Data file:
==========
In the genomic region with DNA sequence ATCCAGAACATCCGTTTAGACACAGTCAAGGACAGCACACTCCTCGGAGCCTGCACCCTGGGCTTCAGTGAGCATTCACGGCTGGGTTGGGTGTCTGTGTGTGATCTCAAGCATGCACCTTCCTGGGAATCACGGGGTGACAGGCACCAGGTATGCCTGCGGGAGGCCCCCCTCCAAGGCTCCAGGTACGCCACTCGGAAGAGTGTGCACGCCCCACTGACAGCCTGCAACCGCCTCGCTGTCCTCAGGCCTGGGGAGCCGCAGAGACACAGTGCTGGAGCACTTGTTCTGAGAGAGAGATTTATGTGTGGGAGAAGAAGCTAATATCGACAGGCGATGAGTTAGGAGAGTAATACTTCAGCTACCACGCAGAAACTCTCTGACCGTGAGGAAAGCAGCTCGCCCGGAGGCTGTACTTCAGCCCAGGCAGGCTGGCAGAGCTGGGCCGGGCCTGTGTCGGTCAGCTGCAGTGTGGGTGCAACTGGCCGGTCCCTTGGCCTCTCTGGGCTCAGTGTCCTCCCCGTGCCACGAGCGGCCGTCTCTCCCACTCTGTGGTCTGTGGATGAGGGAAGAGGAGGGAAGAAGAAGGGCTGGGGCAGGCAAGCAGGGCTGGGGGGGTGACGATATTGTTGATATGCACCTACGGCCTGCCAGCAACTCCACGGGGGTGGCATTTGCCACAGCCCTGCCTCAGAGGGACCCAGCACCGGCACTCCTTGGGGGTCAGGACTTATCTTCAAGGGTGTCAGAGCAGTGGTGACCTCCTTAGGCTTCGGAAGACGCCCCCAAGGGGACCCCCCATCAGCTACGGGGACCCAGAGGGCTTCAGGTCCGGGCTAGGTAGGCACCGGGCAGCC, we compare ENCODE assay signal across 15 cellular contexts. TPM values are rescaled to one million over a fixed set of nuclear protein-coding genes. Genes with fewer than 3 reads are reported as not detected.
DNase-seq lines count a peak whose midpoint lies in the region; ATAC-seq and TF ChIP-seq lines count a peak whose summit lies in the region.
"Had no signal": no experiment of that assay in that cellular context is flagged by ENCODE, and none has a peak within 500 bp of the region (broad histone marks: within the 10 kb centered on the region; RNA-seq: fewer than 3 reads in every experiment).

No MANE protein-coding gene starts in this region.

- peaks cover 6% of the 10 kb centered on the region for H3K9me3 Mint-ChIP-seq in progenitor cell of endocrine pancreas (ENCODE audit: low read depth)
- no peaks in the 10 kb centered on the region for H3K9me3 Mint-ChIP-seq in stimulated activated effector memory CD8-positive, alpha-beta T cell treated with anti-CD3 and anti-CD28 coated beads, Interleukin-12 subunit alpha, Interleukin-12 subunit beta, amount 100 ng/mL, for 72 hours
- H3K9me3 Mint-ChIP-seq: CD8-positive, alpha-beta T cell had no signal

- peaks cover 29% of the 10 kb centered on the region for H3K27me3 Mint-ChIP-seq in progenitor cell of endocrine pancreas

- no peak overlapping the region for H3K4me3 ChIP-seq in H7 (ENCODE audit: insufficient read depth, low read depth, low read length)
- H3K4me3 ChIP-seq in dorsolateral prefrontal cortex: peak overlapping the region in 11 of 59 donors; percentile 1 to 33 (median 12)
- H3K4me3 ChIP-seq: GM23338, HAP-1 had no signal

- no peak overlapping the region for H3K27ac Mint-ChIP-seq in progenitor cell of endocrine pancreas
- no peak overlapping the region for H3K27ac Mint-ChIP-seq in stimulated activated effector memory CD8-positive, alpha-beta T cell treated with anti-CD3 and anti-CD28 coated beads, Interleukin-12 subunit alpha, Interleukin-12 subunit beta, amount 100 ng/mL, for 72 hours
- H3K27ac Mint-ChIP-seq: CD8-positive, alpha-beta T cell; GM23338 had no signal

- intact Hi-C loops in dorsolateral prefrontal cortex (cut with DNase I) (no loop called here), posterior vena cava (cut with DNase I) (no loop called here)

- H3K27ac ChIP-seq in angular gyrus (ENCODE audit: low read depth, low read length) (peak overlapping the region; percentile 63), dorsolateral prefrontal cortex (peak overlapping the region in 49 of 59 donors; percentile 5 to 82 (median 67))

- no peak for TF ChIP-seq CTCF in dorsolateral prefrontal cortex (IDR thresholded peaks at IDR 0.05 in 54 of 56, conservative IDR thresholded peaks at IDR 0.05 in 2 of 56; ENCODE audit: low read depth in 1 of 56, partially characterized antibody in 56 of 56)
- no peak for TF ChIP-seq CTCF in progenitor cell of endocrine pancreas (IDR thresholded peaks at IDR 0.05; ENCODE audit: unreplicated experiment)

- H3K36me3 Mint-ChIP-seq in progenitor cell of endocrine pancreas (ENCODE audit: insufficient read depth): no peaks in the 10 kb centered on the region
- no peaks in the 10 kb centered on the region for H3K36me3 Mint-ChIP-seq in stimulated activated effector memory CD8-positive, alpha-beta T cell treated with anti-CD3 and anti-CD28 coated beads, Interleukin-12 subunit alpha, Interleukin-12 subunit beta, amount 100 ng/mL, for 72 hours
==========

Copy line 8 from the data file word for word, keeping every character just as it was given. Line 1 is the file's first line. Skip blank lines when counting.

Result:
- peaks cover 29% of the 10 kb centered on the region for H3K27me3 Mint-ChIP-seq in progenitor cell of endocrine pancreas